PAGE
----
Raising Partner's Major
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Raising partner's major with a big hand.


There are various ways to raise partner's 1/ opening when you have a good hand with 4-card support. With a shortage you splinter and with a more balanced hand the Jacoby 2NT or the Swiss conventions are both popular.


Jacoby 2NT is an artificial bid of to 2NT which promises 4 card support and opening values. Opener then describes his hand furth er. I prefer for responder to have a good hand for Jacoby 2NT and I explain why below.


The Swiss convention is a jump to 4 or 4 over partner's 1/ opening to show different types of sound raise to 4 of the major. Last century the most popular form of Swiss was “Fruit Machine Swiss” whereby a bid of 4/ over partner's 1/ opening showed 12+ points with the 4 bid promising 2 aces and a feature. The feature being either a third ace, the king of trumps or a singleton. This works fine but really needs to be updated to incorporate the concept of key cards and the trump queen.


Now, especially in America, Jacoby 2NT is used in preference to Swiss and this too is an excellent convention. So which do I recommend?

Hand A Balanced hands with 4 card support and opening values normally use Jacoby 2NT. There is, however, a problem. Consider hands like this example. Partner opens 1, we bid Jacoby 2NT and hear about a singleton. But does opener have a shapely 11 count or a rock crusher?
K104 The response is the same.
QJ9 The problem is that with a relatively weak hand like this, responder should not really take charge by bidding Jacoby 2NT. It would be far better to describe our hand to opener and let him be the captain.
Hand B Hand C

So let's suppose that we use Key Card Swiss instead. We bid 4 and then tell partner about our feature. But how does partner know if we have a reasonable hand like Hand C or a strong hand like Hand B? We really should be the captain with Hand B and we should let partner be in charge with Hands A and C by using Swiss.

AQ93 AJ93
KQ5 Q52
74 74
AQ74 AQ74

So we shall use Jacoby 2NT on stronger hands, where there is a much greater probability of slam and with the weaker hands (12-15 pts) we use Key Card Swiss. Thus, with a balanced responding hand with 4+ trumps and 12+ pts we have: -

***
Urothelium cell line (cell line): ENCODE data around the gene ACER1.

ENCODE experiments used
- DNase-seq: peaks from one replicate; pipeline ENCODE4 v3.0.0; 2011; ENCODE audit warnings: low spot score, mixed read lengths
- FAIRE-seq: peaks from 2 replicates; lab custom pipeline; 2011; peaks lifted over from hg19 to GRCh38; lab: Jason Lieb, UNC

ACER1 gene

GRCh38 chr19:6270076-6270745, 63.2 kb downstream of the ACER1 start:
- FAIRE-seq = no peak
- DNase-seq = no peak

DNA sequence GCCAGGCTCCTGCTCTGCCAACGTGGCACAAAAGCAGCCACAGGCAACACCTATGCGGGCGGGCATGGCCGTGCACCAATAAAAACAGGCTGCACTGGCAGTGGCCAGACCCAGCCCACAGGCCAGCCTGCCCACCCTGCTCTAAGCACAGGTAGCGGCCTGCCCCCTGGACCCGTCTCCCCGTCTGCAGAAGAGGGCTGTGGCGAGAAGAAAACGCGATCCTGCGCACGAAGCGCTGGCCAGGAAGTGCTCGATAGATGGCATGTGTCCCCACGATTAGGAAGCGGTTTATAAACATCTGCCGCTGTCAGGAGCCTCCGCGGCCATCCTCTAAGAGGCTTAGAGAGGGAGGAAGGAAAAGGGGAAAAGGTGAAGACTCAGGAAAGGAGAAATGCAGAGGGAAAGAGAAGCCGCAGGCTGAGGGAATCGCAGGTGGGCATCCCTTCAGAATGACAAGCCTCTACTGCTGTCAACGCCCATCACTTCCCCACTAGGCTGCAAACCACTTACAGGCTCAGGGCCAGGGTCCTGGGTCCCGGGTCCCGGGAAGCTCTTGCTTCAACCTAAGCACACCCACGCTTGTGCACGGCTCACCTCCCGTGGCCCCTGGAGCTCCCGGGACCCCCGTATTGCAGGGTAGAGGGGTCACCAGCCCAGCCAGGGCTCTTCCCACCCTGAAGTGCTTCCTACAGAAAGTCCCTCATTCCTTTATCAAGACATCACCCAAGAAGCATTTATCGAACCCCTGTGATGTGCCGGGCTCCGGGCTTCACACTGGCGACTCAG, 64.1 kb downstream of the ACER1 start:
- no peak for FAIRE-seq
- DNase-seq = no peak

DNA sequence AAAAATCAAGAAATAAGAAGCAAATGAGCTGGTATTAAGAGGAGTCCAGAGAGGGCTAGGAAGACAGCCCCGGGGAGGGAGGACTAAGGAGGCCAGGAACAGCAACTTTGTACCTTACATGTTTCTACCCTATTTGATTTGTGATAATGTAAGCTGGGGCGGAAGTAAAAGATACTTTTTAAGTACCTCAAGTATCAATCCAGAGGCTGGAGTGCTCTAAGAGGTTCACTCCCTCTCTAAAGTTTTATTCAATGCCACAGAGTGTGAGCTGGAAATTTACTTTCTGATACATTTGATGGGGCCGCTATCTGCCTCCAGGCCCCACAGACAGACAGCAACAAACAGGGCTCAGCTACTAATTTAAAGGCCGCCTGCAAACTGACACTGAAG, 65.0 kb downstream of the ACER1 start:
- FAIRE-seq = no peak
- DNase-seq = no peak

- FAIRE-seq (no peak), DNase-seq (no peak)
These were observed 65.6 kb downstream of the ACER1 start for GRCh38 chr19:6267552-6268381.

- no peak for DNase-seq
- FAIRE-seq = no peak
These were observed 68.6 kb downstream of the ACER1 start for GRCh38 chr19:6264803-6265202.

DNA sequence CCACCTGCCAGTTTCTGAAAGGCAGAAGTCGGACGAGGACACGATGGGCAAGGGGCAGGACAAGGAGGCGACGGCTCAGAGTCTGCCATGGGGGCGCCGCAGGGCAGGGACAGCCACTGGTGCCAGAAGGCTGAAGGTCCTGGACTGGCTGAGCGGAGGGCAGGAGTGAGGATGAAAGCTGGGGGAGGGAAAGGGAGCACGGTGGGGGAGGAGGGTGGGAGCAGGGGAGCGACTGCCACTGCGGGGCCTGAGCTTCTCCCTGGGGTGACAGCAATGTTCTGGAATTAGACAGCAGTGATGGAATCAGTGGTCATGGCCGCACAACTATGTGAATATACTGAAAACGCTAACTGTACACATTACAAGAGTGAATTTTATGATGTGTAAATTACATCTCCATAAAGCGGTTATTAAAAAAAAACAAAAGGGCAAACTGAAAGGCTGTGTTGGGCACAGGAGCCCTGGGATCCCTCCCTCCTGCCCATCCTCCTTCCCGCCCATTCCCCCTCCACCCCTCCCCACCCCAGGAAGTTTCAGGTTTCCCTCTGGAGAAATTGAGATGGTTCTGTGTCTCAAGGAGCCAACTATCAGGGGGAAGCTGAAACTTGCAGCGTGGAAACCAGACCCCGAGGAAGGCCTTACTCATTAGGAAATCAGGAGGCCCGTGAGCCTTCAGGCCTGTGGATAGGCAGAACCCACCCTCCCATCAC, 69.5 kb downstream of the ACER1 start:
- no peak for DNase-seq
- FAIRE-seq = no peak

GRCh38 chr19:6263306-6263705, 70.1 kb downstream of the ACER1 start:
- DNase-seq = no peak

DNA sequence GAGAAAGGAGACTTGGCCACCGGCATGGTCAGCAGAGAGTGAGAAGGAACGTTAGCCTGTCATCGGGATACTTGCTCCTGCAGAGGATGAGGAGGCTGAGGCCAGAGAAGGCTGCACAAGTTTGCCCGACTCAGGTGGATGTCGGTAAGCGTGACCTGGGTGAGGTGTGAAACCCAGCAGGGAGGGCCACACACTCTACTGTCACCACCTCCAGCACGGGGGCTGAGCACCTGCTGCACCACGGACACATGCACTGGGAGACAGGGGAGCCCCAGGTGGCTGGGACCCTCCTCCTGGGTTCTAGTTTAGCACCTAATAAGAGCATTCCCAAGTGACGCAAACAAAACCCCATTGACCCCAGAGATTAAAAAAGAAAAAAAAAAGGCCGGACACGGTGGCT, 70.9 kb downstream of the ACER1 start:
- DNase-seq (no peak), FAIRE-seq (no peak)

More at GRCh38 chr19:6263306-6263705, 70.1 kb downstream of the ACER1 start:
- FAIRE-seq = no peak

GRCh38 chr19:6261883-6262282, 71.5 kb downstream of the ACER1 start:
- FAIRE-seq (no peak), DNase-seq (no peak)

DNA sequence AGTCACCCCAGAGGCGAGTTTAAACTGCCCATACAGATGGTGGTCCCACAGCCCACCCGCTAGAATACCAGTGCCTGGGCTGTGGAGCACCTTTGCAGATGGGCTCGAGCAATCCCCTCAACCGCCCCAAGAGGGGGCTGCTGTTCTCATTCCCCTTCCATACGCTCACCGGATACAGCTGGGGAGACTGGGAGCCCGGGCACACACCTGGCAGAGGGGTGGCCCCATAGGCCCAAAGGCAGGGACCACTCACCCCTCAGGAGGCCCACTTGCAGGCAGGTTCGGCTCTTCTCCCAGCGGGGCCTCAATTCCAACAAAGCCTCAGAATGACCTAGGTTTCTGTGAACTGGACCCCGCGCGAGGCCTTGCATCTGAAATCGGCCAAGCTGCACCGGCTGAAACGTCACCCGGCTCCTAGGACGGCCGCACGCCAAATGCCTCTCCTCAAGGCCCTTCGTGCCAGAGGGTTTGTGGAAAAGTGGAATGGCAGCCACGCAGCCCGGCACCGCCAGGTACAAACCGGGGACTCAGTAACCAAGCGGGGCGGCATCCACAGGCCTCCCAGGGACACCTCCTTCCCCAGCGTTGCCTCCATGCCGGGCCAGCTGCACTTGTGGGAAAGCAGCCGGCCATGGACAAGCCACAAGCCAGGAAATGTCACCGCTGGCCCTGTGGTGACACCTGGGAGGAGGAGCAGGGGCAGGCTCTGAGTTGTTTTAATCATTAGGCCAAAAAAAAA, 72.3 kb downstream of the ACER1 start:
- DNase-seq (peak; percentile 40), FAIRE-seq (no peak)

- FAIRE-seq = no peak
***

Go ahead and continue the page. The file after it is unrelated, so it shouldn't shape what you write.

12-15 pts - Key card Swiss  
16+ pts - Jacoby 2NT  
  When responder has 12-15 he uses Key Card Swiss to describe his hand to opener and opener is the captain.  

When responder has 16+ he uses Jacoby 2NT to ask opener to define his hand furth er and responder is the captain.


When responder has a singleton but not two key cards (so cannot bid 4 ) then it is best to splinter directly rather than use the 4 Swiss bid. Opener thus knows that a 4 bid is a balanced raise and denies a singleton.

  When responder has a void (either range) it is best to tell partner directly by splintering.  

Since we use the 4/ bids as Swiss, splintering is done by jumping to three of the other major – an ambiguous splinter.


The Jacoby 2NT, Keycard Swiss and Ambiguous Splinters conventions are fully described in other documents. Let's have some examples of hands that should use differing responses, in all cases partner has opened 1.

Hand D Hand E Hand F Hand G Hand H
K653 K653 K653 AQ53 AQ53
5 5 53 5 53
KQ873 KQ873 KQ87 KQ873 KQ87
Hand D: has a singleton but not two key cards, so splinters.
Hand E: is the same but it has two key cards, so bids 4 Key Card Swiss.
Hand F: is the same strength but with no shortage or trump queen bids 4.
Hand G: is too strong for Swiss and so splinters.
Hand H: is too strong for Swiss and with no shortage it bids Jacoby 2NT.
Hand J Hand K Hand L Hand M Hand N
K653 K6532 KQ65 AQ6 AQ753
- 53 5 5 5
AJ9 KQ9 AJ9 AJ95 J95
KQ873 A108 K9873 K9873 K873
Hand J: has two key cards and the range for 4 Swiss, but with a void it should splinter (we can show a void with our Ambiguous Splinters).
Hand K: is the strength for Swiss with two key cards. It appears to have no feature, but the 5 th trump is a good as the trump queen and this hand should bid 4.
Hand L: is similar to Hand E and bids 4. But it has two features and if asked should show the singleton in preference to the trump queen.
Hand M: has only 3 trumps and should bid 2, 2/1, and subsequently support 's.
Hand N: is far too weak for a constructive bid and should bid 4 directly.
  There is an excellent example of things going wrong (getting way too high) when Jacoby 2NT is used with just a twelve count in news-sheet 214.  
  Finally, we really should say something about the use of the Delayed Game Raise in the modern era.  
Hand P   Partner opens 1. In the last century Hand P would show a sound raise by first bidding 2 and subsequenly raising to 4 to show a sound raise rather than a direct pre-emptive one. But these days we have better methods; I prefer a Swiss 4 but those not familiar with the advantages of playing Swiss in conjundtion with Jacoby 2NT would probably bid a Jacoby 2NT.
Hand Q   But now consider this Hand Q. You have game values and almost certainly want to play in 4 unless partner has serious extras. How do you bid this hand? The answer is that the Delayed Game Raise, these days, is used to show game values and good 3 card support. So bid 2 and then bid 4 after a minimal rebid.
  Pattaya Bridge Club - www.pattayabridge.com
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